While issues that prompt corporate governance responses are endemic to the corporate form, the term "corporate governance" only began to feature with any regularity in discussions of public companies in Britain as the 1990s got underway.
It is well known that work done by the Committee on the Financial Aspects of Corporate Governance, known as the Cadbury Committee, played a major role in fostering the rise of corporate governance in the U.K. at that point. This paper explains why corporate governance did not move into the spotlight in Britain in the 1970s, a development that might have been anticipated given that corporate governance was arriving on the scene in the United States then. The paper also identifies trends that likely would have ensured that corporate governance would have risen to prominence in Britain in the early 1990s in the absence of the Cadbury Committee?s deliberations.
In today’s world, the transfer of laws and regulations between different legal systems is commonplace. The global spread of stewardship codes in recent years presents a promising, but yet untested, terrain to explore the diffusion of such norms....Read more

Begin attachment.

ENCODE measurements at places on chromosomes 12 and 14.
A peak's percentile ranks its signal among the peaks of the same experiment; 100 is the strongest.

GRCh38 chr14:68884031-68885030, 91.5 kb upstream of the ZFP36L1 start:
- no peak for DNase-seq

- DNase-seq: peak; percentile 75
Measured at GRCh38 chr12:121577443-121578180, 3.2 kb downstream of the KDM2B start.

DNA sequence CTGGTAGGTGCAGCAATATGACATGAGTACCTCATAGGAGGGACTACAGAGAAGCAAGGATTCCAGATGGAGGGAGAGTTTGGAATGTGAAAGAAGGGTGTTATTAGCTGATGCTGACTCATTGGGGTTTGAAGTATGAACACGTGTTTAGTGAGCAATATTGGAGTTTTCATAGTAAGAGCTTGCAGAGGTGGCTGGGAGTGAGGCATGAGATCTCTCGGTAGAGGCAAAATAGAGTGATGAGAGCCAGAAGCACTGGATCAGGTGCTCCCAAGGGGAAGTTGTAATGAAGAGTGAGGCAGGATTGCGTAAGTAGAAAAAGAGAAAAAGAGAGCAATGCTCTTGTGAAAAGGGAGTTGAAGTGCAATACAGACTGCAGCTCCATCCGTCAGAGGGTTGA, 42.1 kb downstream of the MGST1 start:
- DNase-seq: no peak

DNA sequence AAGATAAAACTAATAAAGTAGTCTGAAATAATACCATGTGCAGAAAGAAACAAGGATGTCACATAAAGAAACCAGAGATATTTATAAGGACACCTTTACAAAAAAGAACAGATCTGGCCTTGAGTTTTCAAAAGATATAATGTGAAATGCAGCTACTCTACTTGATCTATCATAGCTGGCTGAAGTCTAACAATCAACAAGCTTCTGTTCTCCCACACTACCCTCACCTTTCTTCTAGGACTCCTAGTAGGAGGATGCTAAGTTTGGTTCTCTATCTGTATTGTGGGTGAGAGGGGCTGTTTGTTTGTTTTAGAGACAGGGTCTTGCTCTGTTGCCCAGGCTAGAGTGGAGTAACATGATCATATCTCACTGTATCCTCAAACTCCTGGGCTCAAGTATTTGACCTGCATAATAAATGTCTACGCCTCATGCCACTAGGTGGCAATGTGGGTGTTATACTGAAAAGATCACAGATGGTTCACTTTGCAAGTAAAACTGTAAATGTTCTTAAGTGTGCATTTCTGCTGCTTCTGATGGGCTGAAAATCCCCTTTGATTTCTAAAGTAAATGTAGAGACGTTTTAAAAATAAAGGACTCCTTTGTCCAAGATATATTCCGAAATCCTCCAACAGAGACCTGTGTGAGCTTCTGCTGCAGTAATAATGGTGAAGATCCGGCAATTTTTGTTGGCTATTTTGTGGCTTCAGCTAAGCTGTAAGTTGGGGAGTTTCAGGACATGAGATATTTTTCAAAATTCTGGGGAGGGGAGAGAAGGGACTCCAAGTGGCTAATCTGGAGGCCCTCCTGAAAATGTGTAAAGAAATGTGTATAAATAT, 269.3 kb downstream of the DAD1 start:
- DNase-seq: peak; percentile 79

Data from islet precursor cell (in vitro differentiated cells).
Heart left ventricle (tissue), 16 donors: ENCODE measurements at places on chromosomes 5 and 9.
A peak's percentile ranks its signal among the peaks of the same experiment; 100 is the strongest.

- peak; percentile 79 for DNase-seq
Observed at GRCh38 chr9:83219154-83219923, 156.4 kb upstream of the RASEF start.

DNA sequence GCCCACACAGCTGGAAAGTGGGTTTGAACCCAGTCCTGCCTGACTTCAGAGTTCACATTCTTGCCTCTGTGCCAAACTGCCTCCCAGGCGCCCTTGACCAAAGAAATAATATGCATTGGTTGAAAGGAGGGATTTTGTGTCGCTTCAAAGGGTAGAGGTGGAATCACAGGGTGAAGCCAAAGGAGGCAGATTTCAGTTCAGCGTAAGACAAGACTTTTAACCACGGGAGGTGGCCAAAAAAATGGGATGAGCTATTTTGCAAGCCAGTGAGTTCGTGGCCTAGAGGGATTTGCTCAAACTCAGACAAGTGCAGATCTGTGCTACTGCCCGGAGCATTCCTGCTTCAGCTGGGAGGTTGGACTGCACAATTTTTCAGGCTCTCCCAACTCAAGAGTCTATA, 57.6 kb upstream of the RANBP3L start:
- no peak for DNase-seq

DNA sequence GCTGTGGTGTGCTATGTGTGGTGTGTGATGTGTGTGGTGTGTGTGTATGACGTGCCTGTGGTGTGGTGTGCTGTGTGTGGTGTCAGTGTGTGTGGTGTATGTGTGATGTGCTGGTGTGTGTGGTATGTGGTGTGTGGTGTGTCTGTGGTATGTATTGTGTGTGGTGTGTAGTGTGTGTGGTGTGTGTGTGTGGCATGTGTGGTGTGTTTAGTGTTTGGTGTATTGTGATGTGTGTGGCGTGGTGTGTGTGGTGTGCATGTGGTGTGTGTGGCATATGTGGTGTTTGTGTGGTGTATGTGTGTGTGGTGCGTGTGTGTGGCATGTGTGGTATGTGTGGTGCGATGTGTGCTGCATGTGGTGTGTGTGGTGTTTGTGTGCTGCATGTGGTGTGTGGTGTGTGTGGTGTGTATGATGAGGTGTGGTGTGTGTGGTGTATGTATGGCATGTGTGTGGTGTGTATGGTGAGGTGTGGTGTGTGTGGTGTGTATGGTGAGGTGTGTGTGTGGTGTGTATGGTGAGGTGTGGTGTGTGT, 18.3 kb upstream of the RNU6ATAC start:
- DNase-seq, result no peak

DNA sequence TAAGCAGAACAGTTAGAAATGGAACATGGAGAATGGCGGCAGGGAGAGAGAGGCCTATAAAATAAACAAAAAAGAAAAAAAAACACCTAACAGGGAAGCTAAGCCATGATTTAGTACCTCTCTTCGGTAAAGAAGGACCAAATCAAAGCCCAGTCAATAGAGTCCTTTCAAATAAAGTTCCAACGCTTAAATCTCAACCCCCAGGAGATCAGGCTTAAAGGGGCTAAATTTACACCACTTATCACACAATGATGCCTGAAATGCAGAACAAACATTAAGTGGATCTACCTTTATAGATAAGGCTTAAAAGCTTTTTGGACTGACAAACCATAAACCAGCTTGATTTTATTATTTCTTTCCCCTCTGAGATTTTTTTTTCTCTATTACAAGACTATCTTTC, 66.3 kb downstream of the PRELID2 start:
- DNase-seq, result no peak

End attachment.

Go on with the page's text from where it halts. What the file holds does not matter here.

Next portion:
A 1970 New York Times essay on corporate social responsibility by Milton Friedman is often said to have launched a shareholder-focused reorientation of managerial priorities in America’s public companies. The essay correspondingly is a primary...Read more
The analysis of corporate governance has been a one-sided affair. The focus has been on “internal” accountability mechanisms, namely boards and shareholders. Each has become more effective since debates about corporate governance began in earnest...Read more
The public company has historically been a crucial element of the American economy. Various predictions have been made recently that the public company’s future is bleak. This essay maintains these gloomy conjectures are erroneous. Companies...Read more